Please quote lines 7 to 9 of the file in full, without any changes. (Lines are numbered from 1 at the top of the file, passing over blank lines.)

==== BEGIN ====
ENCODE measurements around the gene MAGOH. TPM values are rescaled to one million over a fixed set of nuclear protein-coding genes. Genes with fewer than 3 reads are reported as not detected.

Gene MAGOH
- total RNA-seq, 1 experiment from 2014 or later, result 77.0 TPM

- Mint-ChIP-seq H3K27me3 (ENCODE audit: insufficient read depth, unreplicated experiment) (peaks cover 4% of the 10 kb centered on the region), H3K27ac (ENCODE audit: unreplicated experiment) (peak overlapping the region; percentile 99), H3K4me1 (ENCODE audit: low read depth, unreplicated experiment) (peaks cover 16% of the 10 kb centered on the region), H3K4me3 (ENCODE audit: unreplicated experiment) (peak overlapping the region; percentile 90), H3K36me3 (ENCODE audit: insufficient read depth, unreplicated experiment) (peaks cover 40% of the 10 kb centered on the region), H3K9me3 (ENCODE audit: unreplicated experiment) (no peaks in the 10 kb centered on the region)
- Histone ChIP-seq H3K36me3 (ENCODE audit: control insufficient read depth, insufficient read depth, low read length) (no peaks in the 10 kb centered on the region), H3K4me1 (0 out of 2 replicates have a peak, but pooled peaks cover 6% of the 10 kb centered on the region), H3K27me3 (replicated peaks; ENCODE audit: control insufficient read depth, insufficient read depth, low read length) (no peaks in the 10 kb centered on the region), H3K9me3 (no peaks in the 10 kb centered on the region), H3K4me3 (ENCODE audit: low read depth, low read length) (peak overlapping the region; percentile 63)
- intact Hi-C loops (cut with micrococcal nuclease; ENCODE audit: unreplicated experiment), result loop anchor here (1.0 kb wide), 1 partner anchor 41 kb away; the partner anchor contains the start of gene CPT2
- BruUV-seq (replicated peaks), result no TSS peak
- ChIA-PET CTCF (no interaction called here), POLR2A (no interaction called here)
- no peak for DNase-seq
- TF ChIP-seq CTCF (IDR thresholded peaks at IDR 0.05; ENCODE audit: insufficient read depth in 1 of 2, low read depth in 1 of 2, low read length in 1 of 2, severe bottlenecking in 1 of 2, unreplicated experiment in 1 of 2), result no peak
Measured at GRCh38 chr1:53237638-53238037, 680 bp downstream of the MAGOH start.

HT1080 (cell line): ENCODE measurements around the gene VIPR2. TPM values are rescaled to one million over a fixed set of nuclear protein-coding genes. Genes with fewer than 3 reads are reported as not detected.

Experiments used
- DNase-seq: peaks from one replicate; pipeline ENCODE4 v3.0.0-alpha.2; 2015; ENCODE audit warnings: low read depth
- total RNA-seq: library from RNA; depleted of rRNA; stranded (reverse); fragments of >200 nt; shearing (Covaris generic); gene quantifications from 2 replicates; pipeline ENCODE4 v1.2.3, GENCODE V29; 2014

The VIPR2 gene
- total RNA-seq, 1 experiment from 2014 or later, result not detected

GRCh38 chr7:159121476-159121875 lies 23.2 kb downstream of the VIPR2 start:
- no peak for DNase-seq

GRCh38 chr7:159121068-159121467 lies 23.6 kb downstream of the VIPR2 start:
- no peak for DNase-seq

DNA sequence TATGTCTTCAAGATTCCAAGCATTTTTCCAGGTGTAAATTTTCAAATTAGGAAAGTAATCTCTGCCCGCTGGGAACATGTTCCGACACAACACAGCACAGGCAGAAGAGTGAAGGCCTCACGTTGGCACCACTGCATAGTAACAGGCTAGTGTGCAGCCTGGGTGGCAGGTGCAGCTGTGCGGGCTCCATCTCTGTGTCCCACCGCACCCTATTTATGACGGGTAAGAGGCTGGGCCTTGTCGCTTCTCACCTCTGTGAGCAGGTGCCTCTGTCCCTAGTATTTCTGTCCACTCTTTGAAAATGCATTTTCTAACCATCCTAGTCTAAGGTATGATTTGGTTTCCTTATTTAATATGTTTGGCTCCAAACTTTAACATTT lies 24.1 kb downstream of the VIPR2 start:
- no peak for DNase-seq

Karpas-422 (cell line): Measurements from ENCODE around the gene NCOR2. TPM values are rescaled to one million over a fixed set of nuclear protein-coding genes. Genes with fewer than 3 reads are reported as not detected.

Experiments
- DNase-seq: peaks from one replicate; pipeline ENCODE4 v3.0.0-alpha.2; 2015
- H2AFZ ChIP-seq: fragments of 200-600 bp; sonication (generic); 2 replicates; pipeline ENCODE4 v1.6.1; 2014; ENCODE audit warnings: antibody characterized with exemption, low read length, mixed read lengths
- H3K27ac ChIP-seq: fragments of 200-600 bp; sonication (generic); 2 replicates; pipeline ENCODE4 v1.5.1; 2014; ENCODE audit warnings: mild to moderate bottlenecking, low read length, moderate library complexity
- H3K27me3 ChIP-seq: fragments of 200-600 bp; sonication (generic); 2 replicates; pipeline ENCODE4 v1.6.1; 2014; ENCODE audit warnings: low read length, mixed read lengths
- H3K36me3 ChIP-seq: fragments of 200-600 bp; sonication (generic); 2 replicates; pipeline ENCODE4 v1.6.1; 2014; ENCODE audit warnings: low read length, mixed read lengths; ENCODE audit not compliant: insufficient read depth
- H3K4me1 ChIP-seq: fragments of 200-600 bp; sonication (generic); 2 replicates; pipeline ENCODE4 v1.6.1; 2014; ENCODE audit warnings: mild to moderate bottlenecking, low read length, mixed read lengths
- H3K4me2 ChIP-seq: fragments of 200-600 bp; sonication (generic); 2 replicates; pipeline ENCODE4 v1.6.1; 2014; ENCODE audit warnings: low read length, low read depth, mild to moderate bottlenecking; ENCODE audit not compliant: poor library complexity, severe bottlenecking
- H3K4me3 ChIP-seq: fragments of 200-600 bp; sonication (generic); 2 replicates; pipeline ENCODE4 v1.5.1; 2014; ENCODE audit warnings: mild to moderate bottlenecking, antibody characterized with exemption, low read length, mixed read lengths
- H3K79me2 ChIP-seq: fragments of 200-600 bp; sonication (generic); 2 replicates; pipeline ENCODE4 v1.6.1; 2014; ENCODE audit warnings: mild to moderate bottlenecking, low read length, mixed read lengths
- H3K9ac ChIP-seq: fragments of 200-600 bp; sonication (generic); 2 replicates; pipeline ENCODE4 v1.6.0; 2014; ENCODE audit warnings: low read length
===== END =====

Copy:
- BruUV-seq (replicated peaks), result no TSS peak
- ChIA-PET CTCF (no interaction called here), POLR2A (no interaction called here)
- no peak for DNase-seq